6. Adventure cart! For times when we suspect Barbo will get too tired or sore to walk as much as he thinks he can, we purchased his “adventure cart.” It has extra wide, sand tires, so we can use it on pavement and at the beach. This allows him to walk for as long as he wants or is able to, and then he gets a ride. And it enables him to still come with us like he’s used to on outings.
  7. Careful interactions with other dogs. Any interactions with unknown dogs are very carefully controlled. No puppies. Puppies are cute and rambunctious but they often jump on other dogs and with senior dogs having arthritis and weakness, this can be a disaster. We walk where leashes are required and I am extremely proactive about any off-leash dogs and will loudly yell to other owners to put their dog on leash in these areas. I do not want an off leash dog, even if friendly, rushing up and accidentally knocking Barbo over or trying to play.
  8. Grooming. I’ve always been attentive to grooming, especially nail care but in their senior years, it’s especially important to maintain proper nail length and trim the fur between toes and pads, so they have the best traction possible and so they’re not overcompensating and shifting their weight or walking with an odd gait because of instability.
  9. Gear change. We recently changed to a new Ruffwear harness that doesn’t require lifting up front legs to put the harness on. It just slips over the head and then the chest strap goes under and the straps go around the torso to buckle. It reduces needing to put extra shoulder and elbow lifting every time they need to be harnessed. And it has a lift handle (normally intended for giving your pup a lift during hiking) that we can use to stabilize or help lift into and out of the car.
  10. Enrichment. I’ve written about how enrichment isn’t optional. It’s about meeting needs. So beyond physical needs seniors have, we need to ensure that while they may not get as much physical exercise, we’re giving them other opportunities to use their skills. Low impact “sniffari” walks, food toys, kibble scatters in the yard, easy training (usually just practicing skills they already know) and car rides.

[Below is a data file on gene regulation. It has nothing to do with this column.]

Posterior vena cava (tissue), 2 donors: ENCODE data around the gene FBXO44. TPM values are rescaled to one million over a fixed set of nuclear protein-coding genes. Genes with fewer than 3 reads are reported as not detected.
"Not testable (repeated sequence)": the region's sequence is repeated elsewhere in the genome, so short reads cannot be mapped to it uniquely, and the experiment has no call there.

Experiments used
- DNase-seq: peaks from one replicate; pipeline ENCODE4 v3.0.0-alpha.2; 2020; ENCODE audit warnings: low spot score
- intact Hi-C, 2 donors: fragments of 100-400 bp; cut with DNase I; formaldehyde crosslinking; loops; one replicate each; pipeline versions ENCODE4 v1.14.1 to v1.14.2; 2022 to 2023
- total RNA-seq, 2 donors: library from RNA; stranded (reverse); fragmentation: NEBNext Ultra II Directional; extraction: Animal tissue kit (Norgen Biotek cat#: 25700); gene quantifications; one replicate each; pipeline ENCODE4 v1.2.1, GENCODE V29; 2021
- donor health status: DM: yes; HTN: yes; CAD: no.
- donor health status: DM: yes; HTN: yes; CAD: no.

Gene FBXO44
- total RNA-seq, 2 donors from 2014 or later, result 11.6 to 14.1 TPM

11. Time. We know our time is limited and in Barbo’s old age, he’s gotten more social, seeking out attention more than his youth and we 100% indulge him when he asks for pets or other attention. I spend a lot of time on the floor, because it’s easier for him than trying to jump on the couch to be near us. Enjoying every moment you can will help when they’re gone. You never will say when they’re gone, I wish I spent less time with my dog. While some people wait until they’ve received terminal news to make a doggy bucket list, we actively work to incorporate fun activities with them every day. They’ve been our constant companions for over a decade and every moment is precious, but especially when life could change in an instant. That’s a good life lesson for us too.

Protect the seniors.

If you’d like some training or enrichment ideas, or are struggling with behavior issues with your senior, I’d love to help you.  You can schedule a session here.

Love to all the seniors and their caretakers, Protect the seniors.